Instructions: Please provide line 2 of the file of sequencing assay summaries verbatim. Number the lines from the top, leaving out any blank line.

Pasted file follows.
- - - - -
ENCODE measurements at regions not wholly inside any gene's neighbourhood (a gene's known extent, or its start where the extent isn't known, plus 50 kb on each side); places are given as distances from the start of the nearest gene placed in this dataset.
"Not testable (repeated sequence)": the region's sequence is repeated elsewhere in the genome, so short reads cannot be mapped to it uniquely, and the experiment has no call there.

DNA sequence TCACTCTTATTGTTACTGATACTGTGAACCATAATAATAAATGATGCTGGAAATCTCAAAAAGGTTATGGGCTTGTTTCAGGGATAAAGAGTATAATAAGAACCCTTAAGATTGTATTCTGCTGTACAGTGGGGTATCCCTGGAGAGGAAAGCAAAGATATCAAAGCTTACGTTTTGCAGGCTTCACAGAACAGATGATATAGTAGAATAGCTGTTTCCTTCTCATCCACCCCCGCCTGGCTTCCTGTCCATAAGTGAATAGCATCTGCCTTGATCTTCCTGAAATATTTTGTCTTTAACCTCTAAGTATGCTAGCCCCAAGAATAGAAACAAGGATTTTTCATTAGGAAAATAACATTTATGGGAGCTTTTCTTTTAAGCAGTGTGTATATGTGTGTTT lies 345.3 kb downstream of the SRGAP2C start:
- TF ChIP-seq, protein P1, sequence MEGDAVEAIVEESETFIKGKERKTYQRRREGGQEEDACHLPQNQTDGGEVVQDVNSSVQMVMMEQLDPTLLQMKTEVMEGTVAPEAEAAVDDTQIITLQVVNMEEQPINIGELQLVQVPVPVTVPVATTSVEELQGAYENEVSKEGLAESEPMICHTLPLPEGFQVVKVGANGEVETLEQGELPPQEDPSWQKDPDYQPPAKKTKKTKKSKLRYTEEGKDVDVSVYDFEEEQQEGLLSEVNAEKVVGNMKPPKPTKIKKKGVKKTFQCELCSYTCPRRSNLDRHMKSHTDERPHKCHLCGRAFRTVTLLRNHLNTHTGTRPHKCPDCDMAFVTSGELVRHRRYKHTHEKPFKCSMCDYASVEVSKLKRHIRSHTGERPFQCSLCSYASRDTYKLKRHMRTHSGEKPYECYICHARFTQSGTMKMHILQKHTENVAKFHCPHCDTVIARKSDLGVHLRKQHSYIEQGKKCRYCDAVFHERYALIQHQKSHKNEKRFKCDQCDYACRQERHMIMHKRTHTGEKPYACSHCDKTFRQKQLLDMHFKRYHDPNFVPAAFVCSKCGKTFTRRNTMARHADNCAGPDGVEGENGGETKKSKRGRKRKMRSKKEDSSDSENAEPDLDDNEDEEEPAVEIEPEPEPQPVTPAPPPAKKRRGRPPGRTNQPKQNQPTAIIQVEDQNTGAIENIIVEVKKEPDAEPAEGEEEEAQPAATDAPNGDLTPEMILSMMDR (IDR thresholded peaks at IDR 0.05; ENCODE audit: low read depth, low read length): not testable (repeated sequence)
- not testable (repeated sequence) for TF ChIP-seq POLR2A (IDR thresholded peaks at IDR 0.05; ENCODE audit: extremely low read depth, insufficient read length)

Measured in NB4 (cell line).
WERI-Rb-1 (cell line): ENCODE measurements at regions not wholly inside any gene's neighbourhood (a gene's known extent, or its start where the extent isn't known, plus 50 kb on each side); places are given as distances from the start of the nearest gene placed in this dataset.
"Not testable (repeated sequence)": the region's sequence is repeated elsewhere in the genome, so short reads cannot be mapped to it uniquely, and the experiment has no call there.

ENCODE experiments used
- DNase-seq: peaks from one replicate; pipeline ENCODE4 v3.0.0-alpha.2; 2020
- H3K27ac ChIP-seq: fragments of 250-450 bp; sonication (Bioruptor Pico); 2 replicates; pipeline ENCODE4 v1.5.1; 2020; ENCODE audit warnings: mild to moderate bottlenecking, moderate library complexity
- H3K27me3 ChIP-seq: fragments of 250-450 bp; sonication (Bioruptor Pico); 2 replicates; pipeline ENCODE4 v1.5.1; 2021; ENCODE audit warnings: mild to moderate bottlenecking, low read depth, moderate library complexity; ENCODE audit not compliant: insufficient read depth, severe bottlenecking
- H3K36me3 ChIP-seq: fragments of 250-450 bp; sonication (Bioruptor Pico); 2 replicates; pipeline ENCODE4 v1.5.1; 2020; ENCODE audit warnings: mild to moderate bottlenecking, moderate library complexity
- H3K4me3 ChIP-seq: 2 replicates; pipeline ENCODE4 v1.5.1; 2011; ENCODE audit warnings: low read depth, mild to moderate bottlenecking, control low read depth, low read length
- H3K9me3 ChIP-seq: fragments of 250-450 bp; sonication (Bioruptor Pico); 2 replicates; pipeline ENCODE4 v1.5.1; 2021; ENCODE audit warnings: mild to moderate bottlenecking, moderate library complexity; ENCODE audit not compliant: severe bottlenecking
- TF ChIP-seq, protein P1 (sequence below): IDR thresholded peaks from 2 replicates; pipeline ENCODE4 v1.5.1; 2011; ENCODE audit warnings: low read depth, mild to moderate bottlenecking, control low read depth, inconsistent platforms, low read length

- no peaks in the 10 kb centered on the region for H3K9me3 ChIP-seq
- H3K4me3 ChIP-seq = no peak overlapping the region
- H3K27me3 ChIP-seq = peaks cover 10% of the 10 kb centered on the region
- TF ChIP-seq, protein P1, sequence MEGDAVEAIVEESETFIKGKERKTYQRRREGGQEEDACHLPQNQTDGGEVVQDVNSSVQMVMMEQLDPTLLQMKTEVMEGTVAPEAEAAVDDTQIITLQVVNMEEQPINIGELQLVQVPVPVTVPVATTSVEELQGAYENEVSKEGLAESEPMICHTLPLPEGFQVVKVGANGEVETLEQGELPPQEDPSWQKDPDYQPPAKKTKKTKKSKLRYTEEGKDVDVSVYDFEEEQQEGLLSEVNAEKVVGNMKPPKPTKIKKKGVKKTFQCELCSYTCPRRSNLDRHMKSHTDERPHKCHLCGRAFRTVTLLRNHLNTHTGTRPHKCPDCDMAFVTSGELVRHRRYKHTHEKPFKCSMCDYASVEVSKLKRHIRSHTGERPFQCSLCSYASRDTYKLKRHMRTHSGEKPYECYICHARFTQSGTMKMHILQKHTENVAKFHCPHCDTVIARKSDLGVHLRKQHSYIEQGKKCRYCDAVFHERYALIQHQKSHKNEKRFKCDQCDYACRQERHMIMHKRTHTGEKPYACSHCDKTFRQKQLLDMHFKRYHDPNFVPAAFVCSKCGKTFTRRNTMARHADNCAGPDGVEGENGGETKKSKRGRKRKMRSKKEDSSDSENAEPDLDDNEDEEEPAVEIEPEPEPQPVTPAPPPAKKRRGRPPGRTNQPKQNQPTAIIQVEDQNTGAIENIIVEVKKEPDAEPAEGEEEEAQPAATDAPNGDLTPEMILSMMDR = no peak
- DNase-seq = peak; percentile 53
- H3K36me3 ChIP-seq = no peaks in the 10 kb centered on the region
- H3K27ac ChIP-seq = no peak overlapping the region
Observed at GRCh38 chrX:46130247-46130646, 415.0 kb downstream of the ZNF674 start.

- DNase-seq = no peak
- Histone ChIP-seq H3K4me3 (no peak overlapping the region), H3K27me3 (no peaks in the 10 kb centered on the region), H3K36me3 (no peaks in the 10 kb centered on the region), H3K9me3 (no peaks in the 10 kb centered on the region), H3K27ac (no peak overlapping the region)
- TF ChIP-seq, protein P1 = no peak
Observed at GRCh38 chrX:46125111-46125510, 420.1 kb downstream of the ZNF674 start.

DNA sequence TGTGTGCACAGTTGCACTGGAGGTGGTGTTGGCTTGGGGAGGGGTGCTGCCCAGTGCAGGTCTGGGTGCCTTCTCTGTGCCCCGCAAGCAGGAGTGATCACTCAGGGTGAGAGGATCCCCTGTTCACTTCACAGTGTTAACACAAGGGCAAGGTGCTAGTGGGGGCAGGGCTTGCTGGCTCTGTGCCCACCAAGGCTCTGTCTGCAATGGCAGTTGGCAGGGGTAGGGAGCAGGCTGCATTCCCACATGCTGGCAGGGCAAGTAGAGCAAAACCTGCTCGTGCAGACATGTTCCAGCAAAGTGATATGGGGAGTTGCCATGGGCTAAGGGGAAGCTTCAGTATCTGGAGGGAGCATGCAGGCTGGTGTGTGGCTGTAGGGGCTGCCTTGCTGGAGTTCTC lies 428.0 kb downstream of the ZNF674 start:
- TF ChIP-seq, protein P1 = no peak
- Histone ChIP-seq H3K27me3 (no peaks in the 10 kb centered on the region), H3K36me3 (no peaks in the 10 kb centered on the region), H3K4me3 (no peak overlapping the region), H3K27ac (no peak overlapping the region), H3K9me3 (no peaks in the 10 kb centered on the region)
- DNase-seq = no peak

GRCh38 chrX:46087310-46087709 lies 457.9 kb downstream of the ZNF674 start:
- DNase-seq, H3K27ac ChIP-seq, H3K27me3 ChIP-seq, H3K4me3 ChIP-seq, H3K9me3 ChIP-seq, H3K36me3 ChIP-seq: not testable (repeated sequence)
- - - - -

"Not testable (repeated sequence)": the region's sequence is repeated elsewhere in the genome, so short reads cannot be mapped to it uniquely, and the experiment has no call there.